Class-action lawsuits, where aggrieved clients sue a company for financially misleading them, are ever-evolving beasts. A recent development in the U.S. has defense lawyers celebrating, while plaintiff lawyers might be wishing they practiced in Canada.
Last week, the Supreme Court ruled that companies can block disgruntled customers from joining together in a class-action lawsuit, under the Federal Arbitration Act. The decision was made in the case of AT&T Mobility vs. Concepcion, a couple that complained about a $30 charge involving their purchase of a cellphone, and wanted to join with others to form a class-action and sue.
In Canada, a precedent recently set in a class-action against Imax Corp. has made it easier to get permission to form a class-action, a bar Dimitri Lascaris, an Ontario plaintiff lawyer for the aforementioned case, says should rightfully be set very low. He explains under Ontario law, the losing party in Canada generally has to pay the other side’s legal costs, meaning the stakes are already very high for plaintiffs launching a case. “There’s so much risk if you erect a high barrier in front of plaintiffs to get the case started, there’s no way they will,” he says. “The Bay Street crowd complains how the bar is being set low, but I would say, there shouldn’t be any bar at all.”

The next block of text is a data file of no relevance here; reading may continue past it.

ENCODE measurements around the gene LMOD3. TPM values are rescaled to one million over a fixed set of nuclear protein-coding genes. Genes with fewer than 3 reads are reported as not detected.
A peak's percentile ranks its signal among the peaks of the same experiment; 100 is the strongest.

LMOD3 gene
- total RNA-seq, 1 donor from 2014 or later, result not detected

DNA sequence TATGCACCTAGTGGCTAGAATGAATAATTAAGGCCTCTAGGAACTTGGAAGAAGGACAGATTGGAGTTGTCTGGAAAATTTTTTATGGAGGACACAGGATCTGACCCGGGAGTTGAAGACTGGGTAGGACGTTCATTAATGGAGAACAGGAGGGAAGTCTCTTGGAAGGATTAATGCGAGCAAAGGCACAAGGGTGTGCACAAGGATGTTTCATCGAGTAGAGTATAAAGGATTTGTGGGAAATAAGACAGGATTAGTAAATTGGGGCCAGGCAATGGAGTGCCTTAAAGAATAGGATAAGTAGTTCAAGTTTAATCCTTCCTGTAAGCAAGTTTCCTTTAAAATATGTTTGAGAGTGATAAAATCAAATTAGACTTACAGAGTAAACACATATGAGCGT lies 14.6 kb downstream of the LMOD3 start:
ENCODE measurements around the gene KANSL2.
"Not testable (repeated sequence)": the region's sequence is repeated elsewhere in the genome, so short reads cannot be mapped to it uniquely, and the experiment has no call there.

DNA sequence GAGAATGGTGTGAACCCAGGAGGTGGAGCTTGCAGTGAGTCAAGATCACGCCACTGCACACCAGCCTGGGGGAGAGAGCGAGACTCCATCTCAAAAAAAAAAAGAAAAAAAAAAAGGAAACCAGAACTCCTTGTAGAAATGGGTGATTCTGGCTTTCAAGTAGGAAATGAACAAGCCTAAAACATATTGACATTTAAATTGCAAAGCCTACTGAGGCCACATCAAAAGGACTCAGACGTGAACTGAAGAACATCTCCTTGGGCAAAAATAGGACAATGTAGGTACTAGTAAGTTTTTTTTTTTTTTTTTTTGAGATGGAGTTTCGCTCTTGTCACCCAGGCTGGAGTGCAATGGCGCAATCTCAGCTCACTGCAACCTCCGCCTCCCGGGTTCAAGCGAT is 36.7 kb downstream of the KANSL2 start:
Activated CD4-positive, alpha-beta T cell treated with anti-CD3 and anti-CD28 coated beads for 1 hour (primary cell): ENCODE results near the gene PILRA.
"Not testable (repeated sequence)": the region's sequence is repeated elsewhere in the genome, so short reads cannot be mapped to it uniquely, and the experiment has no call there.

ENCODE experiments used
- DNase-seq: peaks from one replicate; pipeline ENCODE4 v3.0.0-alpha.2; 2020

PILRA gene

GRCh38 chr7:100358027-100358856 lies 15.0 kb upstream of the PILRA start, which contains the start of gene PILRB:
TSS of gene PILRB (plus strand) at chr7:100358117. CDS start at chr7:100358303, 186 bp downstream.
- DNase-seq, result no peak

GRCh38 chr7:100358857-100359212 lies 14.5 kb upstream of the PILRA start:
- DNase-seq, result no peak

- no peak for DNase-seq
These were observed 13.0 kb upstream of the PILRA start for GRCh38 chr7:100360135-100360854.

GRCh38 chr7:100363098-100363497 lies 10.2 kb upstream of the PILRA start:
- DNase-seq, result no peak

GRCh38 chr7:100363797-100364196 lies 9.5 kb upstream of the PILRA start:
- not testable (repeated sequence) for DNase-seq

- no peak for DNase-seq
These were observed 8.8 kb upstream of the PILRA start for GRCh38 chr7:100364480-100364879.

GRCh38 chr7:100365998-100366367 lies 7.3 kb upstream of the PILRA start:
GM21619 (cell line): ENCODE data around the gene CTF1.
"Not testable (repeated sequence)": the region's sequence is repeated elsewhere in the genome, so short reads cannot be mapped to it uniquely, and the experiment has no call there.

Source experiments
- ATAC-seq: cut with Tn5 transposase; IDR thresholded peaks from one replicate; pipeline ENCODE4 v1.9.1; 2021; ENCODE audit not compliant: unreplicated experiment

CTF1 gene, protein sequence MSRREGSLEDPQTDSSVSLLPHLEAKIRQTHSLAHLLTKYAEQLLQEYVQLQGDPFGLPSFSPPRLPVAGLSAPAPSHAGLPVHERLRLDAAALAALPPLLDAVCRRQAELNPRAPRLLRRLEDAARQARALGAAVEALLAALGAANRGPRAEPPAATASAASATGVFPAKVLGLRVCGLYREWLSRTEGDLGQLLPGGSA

Toronto-based class-action defense lawyer Joseph D’Angelo says he’s disappointed that in granting permission to move the Imax case forward, the judge set a low standard as to what the definition of “misrepresentation” is. This means the extent to which the plaintiffs have to prove they made a decision to invest in Imax, or any company, based on faulty numbers. He explains it like this: “If I’m selling you a car, and I tell you the car has 500 horsepower and after agreeing to buy it you find out it has 200 horsepower, the question is, did you rely on the fact you thought it was 500 or would you have bought it anyway? Normally, if there’s a simple case with just one investor, the defense lawyer can cross-examine that investor and find out, but when you talk about hundreds or thousands of people, you can see why it become logistically difficult to determine who read and who relied on a particular statement.”
So while the U.S., which was once the hub for class-action cases, is tightening up their rules on suing corporations, Canada has made things a little easier for those fed-up with their cellphone provider.